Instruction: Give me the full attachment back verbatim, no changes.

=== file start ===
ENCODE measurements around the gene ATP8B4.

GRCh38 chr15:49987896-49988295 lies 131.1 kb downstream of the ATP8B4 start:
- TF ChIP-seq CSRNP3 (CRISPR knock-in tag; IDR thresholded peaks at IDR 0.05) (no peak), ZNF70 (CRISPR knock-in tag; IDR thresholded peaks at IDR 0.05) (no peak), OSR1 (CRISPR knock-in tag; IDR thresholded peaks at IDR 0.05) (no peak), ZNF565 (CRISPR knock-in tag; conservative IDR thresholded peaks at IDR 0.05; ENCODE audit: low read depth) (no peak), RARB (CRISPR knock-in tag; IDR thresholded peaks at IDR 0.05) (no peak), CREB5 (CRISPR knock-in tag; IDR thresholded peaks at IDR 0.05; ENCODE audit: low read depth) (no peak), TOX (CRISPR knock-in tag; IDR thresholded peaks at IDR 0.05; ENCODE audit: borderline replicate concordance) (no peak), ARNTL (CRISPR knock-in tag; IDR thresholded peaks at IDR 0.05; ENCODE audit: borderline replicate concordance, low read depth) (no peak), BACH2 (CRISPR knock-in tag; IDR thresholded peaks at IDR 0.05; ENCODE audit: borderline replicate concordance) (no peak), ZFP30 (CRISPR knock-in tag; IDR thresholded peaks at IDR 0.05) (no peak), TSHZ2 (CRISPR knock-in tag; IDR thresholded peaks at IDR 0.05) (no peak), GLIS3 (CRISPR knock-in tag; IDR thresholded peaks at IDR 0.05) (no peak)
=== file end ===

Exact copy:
ENCODE measurements around the gene ATP8B4.

GRCh38 chr15:49987896-49988295 lies 131.1 kb downstream of the ATP8B4 start:
- TF ChIP-seq CSRNP3 (CRISPR knock-in tag; IDR thresholded peaks at IDR 0.05) (no peak), ZNF70 (CRISPR knock-in tag; IDR thresholded peaks at IDR 0.05) (no peak), OSR1 (CRISPR knock-in tag; IDR thresholded peaks at IDR 0.05) (no peak), ZNF565 (CRISPR knock-in tag; conservative IDR thresholded peaks at IDR 0.05; ENCODE audit: low read depth) (no peak), RARB (CRISPR knock-in tag; IDR thresholded peaks at IDR 0.05) (no peak), CREB5 (CRISPR knock-in tag; IDR thresholded peaks at IDR 0.05; ENCODE audit: low read depth) (no peak), TOX (CRISPR knock-in tag; IDR thresholded peaks at IDR 0.05; ENCODE audit: borderline replicate concordance) (no peak), ARNTL (CRISPR knock-in tag; IDR thresholded peaks at IDR 0.05; ENCODE audit: borderline replicate concordance, low read depth) (no peak), BACH2 (CRISPR knock-in tag; IDR thresholded peaks at IDR 0.05; ENCODE audit: borderline replicate concordance) (no peak), ZFP30 (CRISPR knock-in tag; IDR thresholded peaks at IDR 0.05) (no peak), TSHZ2 (CRISPR knock-in tag; IDR thresholded peaks at IDR 0.05) (no peak), GLIS3 (CRISPR knock-in tag; IDR thresholded peaks at IDR 0.05) (no peak)